Finding returns in a low-rate world

By Jeremy Schwartz, CFA, Executive Vice President, Global Head of Research, WisdomTree

On a recent “Behind the Markets” podcast, we spoke with Michael Oyster, the former chief investment officer for a large institutional consultant, FEG Group, out of Cincinnati. Just recently, Oyster released a new book, Success in a Low-Return World: Using Risk Management and Behavioral Finance to Achieve Market Outperformance.

Oyster believes the U.S. equity markets are in a transitional period, and he thought it would be helpful to give people some background on how to navigate a low-return world.


One indicator Oyster uses and explains in the book is how the CAPE ratio implies lower forward-looking returns. Professor Jeremy Siegel has published a lot about his own views on the CAPE ratio, and we had a podcast on this topic with Bob Shiller and Professor Siegel, recorded at the Wharton Jacobs Levy Quant conference last year.

Oyster referenced Siegel’s comment that 98% of the time since 1981 stock market returns have exceeded returns implied by CAPE ratio models. This raises good questions about why professionals would use a CAPE ratio model in market forecasts. Oyster says 1981 also coincided with the peak in interest rates and over the next 32 years, interest rates declined to their bottom in 2013. This was a big tailwind for the market that is unlikely to be repeated and could explain why CAPE models were too pessimistic.

Oyster’s big-picture view is that the next decade’s returns might range from 5% to 7%.

How much should stocks beat inflation?

  • Oyster explained that from January 1928 to September 1981, stocks returned 7.8% and beat inflation by 4.6% per year—an appropriate level, in Oyster’s view.
  • From September 1981 (when interest rates peaked) to June 2018, stocks returned 11.8% and beat inflation by over 9% per year. That does not appear sustainable.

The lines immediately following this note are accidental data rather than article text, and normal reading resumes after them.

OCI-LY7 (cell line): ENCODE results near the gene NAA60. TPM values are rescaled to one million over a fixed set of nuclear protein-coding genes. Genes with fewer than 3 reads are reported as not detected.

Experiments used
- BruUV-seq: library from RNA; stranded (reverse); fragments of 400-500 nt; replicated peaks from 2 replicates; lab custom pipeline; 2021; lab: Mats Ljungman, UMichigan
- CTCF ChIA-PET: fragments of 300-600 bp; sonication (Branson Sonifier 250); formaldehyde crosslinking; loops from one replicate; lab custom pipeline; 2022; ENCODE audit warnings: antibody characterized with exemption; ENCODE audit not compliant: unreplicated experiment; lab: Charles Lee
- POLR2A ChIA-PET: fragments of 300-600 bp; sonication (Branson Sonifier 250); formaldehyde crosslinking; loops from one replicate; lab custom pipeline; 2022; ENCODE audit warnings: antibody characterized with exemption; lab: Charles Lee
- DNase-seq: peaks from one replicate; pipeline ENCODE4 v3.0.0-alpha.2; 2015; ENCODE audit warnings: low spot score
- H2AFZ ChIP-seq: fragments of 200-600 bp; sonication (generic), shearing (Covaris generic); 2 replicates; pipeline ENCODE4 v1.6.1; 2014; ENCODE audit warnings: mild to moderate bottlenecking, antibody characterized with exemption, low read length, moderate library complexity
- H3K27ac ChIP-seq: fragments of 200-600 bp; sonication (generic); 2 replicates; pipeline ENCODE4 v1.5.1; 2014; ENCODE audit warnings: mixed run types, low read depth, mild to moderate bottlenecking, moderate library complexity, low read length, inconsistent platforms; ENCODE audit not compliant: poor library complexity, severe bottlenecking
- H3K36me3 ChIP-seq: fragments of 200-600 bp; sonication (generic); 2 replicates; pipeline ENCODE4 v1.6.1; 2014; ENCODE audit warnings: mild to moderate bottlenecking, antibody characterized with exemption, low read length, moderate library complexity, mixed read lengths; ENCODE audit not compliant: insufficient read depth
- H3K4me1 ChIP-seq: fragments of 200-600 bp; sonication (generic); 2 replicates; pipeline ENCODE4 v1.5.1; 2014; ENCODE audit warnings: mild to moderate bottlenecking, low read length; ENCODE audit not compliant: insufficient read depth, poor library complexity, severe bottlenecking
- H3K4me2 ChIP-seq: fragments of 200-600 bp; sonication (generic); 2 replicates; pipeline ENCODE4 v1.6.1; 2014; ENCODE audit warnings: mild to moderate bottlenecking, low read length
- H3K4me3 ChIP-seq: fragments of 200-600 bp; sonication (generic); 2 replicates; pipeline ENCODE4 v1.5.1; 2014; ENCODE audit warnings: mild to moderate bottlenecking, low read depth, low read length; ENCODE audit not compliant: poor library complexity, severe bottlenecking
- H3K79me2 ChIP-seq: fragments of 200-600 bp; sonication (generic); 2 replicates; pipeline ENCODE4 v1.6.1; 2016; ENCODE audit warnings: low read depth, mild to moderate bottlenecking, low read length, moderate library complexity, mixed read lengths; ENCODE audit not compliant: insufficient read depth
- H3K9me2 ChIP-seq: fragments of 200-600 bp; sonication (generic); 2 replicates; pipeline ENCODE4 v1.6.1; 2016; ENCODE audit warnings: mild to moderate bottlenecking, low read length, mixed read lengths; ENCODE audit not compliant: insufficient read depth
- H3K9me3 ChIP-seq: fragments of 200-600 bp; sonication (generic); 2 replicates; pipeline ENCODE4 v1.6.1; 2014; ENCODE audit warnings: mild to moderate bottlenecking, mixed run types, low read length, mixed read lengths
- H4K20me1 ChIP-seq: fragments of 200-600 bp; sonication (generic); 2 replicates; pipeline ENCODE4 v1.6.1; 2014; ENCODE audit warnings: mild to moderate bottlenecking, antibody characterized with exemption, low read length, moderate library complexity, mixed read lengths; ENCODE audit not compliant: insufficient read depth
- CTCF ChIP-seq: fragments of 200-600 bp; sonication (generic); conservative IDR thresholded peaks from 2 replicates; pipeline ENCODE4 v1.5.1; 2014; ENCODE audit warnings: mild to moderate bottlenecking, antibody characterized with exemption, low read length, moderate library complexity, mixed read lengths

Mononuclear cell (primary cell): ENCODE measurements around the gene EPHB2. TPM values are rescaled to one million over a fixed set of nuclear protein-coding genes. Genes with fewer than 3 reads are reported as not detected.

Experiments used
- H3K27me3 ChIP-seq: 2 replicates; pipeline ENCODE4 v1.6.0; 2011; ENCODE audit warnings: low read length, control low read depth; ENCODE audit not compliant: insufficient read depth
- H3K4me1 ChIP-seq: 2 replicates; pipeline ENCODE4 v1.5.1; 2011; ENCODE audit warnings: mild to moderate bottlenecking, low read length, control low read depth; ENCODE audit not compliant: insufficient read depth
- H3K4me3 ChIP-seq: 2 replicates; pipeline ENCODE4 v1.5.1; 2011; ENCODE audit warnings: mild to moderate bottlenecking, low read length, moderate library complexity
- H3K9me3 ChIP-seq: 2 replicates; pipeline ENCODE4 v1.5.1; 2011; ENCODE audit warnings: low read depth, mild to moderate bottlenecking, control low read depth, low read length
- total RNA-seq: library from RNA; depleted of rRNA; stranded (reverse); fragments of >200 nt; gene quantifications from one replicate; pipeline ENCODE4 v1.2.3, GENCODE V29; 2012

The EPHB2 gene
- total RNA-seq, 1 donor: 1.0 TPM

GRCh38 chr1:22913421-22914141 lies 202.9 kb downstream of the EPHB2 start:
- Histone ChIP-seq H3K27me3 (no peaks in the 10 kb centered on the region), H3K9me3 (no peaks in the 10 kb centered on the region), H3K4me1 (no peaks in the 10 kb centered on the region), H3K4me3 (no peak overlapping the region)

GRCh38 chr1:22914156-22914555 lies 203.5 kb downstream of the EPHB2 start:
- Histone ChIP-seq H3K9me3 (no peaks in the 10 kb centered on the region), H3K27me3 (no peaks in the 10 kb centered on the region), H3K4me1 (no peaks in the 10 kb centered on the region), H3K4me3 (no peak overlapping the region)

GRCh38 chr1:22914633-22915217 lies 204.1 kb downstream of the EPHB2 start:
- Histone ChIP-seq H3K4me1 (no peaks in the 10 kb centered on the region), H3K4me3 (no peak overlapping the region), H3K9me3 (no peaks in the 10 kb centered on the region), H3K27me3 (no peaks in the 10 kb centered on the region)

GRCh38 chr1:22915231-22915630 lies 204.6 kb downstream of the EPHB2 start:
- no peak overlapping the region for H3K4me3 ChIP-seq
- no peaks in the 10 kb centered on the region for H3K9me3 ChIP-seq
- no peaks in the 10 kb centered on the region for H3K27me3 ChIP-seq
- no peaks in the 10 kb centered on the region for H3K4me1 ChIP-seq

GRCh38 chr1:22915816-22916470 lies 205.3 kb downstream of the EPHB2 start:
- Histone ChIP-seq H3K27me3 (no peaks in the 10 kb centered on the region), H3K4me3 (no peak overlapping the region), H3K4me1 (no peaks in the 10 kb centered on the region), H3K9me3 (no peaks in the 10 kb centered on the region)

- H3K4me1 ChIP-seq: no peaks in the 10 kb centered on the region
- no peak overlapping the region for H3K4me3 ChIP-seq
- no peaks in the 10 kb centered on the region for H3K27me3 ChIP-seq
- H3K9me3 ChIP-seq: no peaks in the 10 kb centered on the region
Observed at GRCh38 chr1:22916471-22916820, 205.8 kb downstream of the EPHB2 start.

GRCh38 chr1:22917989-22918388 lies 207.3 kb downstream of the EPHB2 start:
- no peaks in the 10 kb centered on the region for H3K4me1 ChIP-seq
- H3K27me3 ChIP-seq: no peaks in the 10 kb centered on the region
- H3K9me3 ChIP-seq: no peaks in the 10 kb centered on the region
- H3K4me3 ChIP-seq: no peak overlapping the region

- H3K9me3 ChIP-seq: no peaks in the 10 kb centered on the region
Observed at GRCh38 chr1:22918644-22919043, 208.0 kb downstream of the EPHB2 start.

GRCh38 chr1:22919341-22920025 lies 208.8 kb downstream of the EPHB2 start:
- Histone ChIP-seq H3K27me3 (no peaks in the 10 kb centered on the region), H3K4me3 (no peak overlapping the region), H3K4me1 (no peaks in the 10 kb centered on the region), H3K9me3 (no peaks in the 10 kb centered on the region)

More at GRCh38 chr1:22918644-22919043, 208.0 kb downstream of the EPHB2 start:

Oyster’s book covers a wide variety of topics, including smart beta and index strategies one should pursue in a low-return world. He spent some time looking at covered call writing indexes and put writing indexes and discussed how these strategies performed particularly well in years when the markets returned less than 10% a year. Given his subdued outlook for the markets, these are the types of investment strategies that Oyster thinks will be useful over the coming years.

Please listen to our full conversation with Michael Oyster below.

Versions of this article first appeared on the WisdomTree blog and SeekingAlpha on January 19, 2019.

Photo Credit: 401(k) 2012 via Flickr Creative Commons

Disclosure: Certain of the information contained in this article is based upon forward-looking statements, information and opinions, including descriptions of anticipated market changes and expectations of future activity. WisdomTree believes that such statements, information, and opinions are based upon reasonable estimates and assumptions. However, forward-looking statements, information and opinions are inherently uncertain and actual events or results may differ materially from those reflected in the forward-looking statements. Therefore, undue reliance should not be placed on such forward-looking statements, information and opinions.

About the Author: Jeremy Schwartz, CFA, Director of Research, WisdomTree Asset Management is responsible for the WisdomTree equity index construction process and oversees research across the WisdomTree family. Prior to joining WisdomTree, Jeremy was Professor Jeremy Siegel’s head research assistant and helped with the research and writing of Stocks for the Long Run and The Future for Investors. He is also co-author of the Financial Analysts Journal paper “What Happened to the Original Stocks in the S&P 500?” Jeremy is a graduate of The Wharton School of the University of Pennsylvania and currently stays involved with Wharton by hosting the Wharton Business Radio program “Behind the Markets” on SiriusXM 111.